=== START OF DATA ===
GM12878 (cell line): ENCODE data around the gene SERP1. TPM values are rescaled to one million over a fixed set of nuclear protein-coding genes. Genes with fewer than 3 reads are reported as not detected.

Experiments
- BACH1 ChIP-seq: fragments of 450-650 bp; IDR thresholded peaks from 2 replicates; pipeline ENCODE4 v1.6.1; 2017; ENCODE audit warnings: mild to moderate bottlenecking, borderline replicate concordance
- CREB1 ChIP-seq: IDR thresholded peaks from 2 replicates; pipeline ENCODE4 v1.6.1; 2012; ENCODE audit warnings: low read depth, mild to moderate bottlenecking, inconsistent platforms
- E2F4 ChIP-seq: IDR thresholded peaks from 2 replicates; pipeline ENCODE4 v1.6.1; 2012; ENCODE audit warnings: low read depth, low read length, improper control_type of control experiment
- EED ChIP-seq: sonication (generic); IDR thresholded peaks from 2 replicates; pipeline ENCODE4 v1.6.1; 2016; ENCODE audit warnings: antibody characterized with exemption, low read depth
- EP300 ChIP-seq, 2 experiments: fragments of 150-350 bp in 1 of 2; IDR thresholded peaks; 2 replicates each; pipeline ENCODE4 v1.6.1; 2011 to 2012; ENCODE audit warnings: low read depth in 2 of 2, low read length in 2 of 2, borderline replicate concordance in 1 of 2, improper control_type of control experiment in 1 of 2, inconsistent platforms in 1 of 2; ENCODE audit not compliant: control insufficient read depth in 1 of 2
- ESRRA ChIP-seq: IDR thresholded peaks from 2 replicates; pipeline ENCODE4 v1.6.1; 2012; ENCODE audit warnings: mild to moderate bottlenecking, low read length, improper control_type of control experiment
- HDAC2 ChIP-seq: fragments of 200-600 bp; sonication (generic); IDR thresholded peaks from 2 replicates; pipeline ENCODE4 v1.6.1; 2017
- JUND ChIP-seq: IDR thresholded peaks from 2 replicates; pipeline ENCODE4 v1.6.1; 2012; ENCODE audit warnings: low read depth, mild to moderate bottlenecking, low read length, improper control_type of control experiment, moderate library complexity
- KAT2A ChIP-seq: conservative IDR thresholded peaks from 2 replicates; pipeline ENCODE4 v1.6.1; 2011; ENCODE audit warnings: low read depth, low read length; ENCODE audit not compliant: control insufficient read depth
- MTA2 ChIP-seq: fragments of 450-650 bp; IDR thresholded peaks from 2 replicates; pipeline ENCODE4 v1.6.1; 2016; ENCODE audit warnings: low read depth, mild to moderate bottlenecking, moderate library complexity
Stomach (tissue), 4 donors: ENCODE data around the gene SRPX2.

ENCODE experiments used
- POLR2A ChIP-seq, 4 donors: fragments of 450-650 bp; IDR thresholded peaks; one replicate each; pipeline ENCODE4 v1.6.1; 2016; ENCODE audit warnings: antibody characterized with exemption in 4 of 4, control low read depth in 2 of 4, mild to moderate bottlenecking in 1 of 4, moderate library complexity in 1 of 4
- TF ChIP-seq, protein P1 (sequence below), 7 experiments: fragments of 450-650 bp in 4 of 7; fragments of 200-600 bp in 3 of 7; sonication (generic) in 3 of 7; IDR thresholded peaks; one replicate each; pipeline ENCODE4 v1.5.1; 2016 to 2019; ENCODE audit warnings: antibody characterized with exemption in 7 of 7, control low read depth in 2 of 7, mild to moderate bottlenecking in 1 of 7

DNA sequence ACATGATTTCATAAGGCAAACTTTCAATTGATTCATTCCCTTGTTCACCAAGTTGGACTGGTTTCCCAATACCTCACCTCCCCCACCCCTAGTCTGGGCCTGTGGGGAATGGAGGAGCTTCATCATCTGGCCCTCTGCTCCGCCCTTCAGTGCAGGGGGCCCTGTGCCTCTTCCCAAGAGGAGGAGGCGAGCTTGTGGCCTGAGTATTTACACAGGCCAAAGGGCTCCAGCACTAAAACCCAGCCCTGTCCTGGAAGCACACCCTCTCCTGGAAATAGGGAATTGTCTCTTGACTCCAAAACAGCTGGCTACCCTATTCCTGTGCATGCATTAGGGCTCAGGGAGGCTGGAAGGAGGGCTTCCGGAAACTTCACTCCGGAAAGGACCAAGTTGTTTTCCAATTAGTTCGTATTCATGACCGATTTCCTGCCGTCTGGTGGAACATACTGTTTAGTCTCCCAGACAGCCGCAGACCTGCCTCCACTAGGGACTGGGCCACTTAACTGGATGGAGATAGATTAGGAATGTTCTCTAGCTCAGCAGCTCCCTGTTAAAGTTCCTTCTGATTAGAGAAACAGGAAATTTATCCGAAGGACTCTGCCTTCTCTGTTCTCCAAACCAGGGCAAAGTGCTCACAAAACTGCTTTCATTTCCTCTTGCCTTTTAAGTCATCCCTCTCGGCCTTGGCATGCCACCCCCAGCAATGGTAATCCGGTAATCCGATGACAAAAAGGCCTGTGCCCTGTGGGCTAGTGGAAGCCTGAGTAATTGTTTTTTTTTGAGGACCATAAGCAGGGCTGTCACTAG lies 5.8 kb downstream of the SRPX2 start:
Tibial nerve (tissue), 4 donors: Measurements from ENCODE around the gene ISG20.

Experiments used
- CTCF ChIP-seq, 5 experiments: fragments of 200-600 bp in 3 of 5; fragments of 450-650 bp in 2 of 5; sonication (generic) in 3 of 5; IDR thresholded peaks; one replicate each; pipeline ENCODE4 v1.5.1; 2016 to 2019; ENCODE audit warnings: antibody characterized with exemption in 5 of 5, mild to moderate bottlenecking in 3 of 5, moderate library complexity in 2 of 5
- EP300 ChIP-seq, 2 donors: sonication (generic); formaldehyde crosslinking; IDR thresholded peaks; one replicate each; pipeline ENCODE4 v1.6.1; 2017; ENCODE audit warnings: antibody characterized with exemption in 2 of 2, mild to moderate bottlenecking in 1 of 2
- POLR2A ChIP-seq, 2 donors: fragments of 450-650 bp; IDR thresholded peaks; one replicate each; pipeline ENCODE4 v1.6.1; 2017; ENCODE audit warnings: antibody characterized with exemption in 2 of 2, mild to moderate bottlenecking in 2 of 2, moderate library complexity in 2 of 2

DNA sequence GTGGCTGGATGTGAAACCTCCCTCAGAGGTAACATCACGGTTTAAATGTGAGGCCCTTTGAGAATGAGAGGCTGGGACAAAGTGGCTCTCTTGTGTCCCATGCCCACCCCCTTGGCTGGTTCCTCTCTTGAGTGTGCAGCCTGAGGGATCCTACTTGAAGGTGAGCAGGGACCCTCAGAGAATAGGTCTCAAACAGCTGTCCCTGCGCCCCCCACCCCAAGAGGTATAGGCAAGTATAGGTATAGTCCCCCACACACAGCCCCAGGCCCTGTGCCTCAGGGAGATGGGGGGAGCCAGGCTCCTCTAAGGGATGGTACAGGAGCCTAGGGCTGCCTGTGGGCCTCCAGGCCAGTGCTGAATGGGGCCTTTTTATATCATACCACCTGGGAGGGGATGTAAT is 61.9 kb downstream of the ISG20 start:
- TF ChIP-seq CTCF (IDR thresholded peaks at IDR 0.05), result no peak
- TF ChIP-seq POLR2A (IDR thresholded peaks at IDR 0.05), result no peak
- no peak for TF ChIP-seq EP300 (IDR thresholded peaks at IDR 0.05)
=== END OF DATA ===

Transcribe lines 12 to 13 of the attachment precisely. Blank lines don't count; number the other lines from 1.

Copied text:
- MTA2 ChIP-seq: fragments of 450-650 bp; IDR thresholded peaks from 2 replicates; pipeline ENCODE4 v1.6.1; 2016; ENCODE audit warnings: low read depth, mild to moderate bottlenecking, moderate library complexity
Stomach (tissue), 4 donors: ENCODE data around the gene SRPX2.